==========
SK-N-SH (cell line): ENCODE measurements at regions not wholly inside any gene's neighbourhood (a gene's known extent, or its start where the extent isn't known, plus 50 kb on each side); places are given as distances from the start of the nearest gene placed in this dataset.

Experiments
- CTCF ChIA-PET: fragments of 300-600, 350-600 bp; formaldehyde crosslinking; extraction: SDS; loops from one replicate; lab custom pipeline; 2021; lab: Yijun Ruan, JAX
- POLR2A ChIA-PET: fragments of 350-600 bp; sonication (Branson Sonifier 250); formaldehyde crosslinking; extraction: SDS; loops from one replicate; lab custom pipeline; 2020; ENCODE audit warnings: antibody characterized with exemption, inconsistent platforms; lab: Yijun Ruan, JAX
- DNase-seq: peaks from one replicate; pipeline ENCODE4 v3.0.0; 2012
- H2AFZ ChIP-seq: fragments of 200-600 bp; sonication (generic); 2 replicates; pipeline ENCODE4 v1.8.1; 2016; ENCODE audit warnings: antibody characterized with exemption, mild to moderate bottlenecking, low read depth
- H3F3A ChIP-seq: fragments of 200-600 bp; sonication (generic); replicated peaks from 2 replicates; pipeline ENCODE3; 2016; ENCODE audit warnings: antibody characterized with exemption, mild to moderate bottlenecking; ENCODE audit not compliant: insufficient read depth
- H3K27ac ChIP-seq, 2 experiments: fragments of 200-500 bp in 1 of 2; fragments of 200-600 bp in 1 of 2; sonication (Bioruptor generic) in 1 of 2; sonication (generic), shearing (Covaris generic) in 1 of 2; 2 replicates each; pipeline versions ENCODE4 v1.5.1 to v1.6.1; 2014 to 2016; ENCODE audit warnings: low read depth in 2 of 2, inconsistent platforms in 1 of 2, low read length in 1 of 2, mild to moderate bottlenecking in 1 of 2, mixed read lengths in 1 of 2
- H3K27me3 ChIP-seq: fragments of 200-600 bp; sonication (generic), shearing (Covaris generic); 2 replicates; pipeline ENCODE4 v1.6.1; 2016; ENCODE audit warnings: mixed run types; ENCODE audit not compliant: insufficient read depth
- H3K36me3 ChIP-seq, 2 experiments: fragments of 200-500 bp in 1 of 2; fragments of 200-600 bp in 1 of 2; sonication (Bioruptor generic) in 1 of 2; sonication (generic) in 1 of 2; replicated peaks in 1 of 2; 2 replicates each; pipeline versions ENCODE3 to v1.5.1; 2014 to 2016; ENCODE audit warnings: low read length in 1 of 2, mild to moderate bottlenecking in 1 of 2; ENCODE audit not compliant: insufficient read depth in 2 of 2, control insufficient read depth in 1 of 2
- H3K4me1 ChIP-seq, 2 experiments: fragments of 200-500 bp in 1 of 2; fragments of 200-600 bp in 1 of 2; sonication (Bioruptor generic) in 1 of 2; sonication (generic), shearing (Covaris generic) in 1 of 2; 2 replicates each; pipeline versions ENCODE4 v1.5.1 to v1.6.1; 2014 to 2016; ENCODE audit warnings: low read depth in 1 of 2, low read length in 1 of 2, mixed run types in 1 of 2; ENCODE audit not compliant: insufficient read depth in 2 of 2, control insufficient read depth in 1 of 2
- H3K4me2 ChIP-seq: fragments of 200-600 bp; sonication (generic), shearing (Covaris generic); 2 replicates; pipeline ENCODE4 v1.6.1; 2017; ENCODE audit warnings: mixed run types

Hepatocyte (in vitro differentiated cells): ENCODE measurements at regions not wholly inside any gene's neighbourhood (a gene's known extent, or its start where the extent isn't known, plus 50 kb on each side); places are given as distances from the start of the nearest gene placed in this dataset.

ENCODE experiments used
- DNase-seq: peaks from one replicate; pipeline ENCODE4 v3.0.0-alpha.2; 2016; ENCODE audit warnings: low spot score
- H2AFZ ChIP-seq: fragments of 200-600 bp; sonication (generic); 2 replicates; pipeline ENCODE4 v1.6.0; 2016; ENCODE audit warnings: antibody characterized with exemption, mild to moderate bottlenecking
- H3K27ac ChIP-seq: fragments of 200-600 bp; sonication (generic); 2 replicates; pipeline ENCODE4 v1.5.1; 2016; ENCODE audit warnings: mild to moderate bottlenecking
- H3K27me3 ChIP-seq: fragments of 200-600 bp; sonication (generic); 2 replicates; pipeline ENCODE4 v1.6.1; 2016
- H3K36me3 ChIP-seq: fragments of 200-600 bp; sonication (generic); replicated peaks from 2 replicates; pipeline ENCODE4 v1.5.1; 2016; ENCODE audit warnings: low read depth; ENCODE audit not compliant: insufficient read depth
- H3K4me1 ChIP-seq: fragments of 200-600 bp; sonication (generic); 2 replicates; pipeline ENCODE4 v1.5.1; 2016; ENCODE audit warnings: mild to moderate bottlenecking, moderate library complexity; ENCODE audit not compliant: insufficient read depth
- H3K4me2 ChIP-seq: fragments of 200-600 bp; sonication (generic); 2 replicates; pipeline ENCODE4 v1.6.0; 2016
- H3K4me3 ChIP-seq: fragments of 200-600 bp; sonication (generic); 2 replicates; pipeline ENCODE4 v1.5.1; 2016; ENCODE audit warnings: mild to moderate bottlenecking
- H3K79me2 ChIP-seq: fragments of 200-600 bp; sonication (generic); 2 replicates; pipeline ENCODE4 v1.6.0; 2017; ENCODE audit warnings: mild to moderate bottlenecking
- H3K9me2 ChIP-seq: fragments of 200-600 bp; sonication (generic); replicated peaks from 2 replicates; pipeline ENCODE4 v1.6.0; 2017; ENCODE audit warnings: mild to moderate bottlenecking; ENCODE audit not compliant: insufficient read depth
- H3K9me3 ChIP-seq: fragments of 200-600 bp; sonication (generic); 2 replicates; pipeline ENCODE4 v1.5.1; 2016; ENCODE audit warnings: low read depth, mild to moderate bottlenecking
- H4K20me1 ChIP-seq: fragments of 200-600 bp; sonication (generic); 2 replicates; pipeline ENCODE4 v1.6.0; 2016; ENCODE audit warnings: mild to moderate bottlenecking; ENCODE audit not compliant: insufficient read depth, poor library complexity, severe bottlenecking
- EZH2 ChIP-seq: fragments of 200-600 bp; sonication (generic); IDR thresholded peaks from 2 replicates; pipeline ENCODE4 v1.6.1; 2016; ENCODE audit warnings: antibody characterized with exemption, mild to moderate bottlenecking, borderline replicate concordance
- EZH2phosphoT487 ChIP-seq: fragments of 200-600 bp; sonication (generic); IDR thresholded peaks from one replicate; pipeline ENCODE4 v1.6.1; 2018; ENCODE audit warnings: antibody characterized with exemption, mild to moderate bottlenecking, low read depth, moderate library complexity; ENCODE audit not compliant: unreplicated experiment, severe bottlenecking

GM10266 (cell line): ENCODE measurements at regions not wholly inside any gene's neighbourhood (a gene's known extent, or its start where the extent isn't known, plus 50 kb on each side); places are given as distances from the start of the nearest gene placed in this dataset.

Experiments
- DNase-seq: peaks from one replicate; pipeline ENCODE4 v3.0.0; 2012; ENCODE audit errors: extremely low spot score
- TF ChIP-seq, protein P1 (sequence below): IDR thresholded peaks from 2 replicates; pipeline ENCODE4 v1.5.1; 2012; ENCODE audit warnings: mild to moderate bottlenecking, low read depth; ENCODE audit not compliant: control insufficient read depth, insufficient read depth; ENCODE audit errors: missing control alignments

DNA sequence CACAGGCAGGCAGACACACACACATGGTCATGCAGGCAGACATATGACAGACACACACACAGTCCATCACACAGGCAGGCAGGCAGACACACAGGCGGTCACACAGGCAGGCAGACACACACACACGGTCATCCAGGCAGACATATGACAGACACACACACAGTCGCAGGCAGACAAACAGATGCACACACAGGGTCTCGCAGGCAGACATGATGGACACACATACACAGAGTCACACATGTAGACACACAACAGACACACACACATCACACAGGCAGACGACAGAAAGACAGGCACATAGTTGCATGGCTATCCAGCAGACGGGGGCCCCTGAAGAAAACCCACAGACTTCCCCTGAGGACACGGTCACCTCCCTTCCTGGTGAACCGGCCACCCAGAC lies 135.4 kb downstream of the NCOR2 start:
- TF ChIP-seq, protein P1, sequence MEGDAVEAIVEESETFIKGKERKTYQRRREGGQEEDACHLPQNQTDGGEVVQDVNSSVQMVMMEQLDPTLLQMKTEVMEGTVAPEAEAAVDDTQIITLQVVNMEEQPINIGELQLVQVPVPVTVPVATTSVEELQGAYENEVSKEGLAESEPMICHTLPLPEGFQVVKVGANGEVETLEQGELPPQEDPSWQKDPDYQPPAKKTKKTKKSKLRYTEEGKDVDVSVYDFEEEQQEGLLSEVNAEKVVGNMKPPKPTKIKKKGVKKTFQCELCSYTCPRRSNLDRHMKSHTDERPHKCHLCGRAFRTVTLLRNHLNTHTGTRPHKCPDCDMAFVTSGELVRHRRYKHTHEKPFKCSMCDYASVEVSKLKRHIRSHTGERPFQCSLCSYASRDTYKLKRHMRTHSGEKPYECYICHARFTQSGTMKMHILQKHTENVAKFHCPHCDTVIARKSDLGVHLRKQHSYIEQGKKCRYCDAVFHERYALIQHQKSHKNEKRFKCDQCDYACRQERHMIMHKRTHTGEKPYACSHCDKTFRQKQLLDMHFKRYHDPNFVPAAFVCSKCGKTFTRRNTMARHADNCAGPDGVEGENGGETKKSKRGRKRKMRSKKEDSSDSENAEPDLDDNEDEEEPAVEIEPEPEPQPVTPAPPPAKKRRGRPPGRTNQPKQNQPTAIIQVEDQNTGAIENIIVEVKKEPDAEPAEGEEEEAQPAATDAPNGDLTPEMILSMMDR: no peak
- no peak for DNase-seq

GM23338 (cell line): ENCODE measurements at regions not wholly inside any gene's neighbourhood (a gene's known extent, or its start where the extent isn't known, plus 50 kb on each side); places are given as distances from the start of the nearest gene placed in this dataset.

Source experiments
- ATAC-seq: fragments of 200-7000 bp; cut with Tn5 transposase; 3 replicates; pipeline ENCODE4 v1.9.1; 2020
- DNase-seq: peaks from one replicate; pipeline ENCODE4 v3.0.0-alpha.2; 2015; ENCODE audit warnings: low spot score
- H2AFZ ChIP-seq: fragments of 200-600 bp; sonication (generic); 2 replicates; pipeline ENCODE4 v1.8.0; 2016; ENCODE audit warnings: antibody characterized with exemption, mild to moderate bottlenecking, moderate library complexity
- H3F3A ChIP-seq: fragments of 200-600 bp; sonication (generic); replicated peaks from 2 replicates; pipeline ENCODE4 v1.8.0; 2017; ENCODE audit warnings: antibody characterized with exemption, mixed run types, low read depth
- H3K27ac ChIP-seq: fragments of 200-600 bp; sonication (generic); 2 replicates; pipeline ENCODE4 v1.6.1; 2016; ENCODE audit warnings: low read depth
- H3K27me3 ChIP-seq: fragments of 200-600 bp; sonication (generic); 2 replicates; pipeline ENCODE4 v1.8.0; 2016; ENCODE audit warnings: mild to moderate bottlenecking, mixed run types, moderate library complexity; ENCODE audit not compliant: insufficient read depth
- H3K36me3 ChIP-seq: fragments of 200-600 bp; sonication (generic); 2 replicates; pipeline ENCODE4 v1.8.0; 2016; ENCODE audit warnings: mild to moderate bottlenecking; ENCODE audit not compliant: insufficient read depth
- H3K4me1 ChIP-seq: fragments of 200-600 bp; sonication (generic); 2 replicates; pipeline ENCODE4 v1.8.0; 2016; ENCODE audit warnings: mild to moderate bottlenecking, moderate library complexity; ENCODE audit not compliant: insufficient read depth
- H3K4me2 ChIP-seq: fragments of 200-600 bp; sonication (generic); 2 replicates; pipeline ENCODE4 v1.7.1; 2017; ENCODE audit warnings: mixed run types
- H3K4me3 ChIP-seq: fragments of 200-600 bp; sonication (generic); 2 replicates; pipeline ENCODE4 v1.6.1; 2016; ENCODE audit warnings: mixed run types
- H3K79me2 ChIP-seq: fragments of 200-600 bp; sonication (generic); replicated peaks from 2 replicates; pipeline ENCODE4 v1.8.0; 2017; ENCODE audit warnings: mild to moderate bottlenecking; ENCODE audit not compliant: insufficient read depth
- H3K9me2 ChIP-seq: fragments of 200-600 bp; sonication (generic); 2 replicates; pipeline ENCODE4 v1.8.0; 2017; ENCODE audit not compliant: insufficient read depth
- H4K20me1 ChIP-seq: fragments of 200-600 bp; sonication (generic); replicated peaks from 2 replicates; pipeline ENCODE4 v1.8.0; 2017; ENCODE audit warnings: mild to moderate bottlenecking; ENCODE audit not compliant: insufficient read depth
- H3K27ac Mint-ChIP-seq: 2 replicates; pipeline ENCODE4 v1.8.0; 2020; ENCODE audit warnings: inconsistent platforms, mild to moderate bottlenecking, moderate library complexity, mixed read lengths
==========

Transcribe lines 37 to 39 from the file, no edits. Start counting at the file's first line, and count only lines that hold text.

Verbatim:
Source experiments
- ATAC-seq: fragments of 200-7000 bp; cut with Tn5 transposase; 3 replicates; pipeline ENCODE4 v1.9.1; 2020
- DNase-seq: peaks from one replicate; pipeline ENCODE4 v3.0.0-alpha.2; 2015; ENCODE audit warnings: low spot score